οὐ "Not" is from οὐ ou which is the negative adverb for facts and statements, negating both single words and sentences. The other negative adverb, class="greek">μήapplies to will and thought; class="greek">οὐ denies, class="greek">μή rejects; class="greek">οὐ is absolute, class="greek">μή relative;class="greek">οὐ objective, class="greek">μή subjective.

ἔλθῃ (3rd sg aor subj act) "Come" is from erchomai (erchomai), which means to start," "to set out", "to come", "to go," and any kind of motion. It means both "to go" on a journey and "to arrive" at a place.

πρὸς "Unto" is from pros (pros), which means "from (place)", "on the side of", "toward", "before", "in the presence of", "in the eyes of", "before (supplication)", "proceeding from (for effects)", "dependent on", "derivable from", "agreeable,""becoming", "like", "at the point of", "in addition to", "against," and "before."

ὑμᾶς "You" is from humas (humas) and humôn (humon), which are the plural forms of su the pronoun of the second person, "you."

ἐάν "If" is from ean, which is a conditional particle (derived from ei (if) andan (might)) which makes reference to a time and experience in the future that introduces but does not determine an event.

δὲ "But" is from de (de), which means "but" and "on the other hand." It is the particle that joins sentences and an adversarial way.

πορευθῶ (1st sg aor subj pass) "Depart" is from poreuô (poreuomai), which means "make to go", "carry", "convey", "bring", "go", "march," and "proceed." It is almost always translated as "go" in the NT.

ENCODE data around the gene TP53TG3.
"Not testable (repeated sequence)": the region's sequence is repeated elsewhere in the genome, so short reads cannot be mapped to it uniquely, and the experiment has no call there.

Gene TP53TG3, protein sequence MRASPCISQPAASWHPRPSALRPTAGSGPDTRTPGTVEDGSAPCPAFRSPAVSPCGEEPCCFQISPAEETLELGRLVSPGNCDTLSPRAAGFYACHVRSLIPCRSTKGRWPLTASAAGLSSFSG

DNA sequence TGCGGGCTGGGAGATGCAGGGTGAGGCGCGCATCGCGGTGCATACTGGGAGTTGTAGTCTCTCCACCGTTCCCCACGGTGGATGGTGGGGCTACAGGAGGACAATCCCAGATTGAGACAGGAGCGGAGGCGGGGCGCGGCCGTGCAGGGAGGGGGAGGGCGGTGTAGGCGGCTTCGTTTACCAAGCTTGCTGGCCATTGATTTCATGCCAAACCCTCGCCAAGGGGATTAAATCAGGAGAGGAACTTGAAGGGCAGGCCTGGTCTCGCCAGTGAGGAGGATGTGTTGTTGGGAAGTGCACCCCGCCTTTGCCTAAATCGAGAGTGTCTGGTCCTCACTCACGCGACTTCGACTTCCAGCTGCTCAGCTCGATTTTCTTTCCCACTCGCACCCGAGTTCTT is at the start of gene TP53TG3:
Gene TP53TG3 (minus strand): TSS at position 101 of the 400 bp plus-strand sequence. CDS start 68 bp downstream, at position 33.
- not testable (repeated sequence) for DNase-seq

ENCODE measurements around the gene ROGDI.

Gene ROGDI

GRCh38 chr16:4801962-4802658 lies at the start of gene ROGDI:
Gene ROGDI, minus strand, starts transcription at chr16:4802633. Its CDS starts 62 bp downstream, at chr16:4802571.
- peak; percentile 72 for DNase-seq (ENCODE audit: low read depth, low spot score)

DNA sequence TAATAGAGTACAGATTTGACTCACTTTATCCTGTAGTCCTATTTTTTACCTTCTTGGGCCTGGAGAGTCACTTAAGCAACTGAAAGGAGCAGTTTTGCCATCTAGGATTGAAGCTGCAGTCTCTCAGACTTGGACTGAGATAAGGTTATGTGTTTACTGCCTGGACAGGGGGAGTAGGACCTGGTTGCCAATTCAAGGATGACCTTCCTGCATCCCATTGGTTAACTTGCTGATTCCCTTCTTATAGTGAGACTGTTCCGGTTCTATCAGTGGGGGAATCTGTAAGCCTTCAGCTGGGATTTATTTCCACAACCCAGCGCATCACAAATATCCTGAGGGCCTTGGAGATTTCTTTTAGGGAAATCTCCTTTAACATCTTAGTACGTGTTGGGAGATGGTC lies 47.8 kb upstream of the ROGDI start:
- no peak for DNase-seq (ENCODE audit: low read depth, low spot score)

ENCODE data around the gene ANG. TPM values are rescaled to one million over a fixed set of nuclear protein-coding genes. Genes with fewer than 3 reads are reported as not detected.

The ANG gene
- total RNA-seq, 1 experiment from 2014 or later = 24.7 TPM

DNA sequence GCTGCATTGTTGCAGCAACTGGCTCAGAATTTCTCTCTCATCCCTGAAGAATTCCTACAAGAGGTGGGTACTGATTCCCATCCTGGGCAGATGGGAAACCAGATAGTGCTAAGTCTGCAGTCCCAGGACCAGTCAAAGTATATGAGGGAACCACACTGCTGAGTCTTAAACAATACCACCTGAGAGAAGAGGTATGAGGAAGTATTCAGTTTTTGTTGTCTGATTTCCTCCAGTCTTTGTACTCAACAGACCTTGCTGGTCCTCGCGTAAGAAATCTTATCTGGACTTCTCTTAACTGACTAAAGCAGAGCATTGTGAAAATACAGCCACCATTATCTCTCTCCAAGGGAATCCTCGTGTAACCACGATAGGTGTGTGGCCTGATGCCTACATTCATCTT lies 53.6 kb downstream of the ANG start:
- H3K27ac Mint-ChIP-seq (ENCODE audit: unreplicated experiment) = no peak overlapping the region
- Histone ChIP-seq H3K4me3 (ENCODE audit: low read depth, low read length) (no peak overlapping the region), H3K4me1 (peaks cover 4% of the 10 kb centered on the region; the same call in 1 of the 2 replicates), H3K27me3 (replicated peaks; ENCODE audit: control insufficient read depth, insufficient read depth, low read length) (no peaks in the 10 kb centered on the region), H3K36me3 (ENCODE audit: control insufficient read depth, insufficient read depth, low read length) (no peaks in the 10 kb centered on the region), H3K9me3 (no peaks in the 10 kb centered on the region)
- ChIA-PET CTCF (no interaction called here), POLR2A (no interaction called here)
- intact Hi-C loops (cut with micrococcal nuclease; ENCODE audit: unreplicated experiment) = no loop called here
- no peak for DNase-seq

πέμψω (1st sg fut ind act) "I will send" is from pempo, which means "send", "send forth", "send away", "conduct," and "escort."

αὐτὸν "Him" is from autos (autos), which means "the same," and the reflexive pronouns, "myself", "yourself", "himself", "herself", "itself," or the oblique case of the pronouns, "him", "her," and "it." It also means "one's true self," that is, "the soul" as opposed to the body and "of ones own accord."

πρὸς "Unto" is from pros (pros), which means "from (place)", "on the side of", "toward", "before", "in the presence of", "in the eyes of", "before (supplication)", "proceeding from (for effects)", "dependent on", "derivable from", "agreeable,""becoming", "like", "at the point of", "in addition to," and "against."

ὑμᾶς "You" is from humas (humas) and humôn (humon), which are the plural forms of su the pronoun of the second person, "you."